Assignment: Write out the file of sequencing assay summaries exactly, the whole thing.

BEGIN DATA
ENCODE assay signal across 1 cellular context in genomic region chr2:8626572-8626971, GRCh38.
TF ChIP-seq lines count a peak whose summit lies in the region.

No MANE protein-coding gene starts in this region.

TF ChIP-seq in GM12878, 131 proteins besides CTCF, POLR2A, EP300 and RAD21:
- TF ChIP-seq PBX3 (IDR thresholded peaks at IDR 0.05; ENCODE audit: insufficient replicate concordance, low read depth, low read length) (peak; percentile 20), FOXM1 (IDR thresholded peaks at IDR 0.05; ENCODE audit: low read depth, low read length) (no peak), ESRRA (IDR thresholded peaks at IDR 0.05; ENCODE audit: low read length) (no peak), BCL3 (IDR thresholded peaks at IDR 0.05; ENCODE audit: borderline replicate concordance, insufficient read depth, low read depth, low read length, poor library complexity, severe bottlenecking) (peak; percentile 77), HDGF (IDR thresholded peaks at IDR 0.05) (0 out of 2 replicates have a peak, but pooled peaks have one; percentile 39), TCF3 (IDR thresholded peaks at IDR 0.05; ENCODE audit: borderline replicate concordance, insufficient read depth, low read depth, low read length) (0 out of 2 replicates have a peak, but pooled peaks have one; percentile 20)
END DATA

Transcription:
ENCODE assay signal across 1 cellular context in genomic region chr2:8626572-8626971, GRCh38.
TF ChIP-seq lines count a peak whose summit lies in the region.

No MANE protein-coding gene starts in this region.

TF ChIP-seq in GM12878, 131 proteins besides CTCF, POLR2A, EP300 and RAD21:
- TF ChIP-seq PBX3 (IDR thresholded peaks at IDR 0.05; ENCODE audit: insufficient replicate concordance, low read depth, low read length) (peak; percentile 20), FOXM1 (IDR thresholded peaks at IDR 0.05; ENCODE audit: low read depth, low read length) (no peak), ESRRA (IDR thresholded peaks at IDR 0.05; ENCODE audit: low read length) (no peak), BCL3 (IDR thresholded peaks at IDR 0.05; ENCODE audit: borderline replicate concordance, insufficient read depth, low read depth, low read length, poor library complexity, severe bottlenecking) (peak; percentile 77), HDGF (IDR thresholded peaks at IDR 0.05) (0 out of 2 replicates have a peak, but pooled peaks have one; percentile 39), TCF3 (IDR thresholded peaks at IDR 0.05; ENCODE audit: borderline replicate concordance, insufficient read depth, low read depth, low read length) (0 out of 2 replicates have a peak, but pooled peaks have one; percentile 20)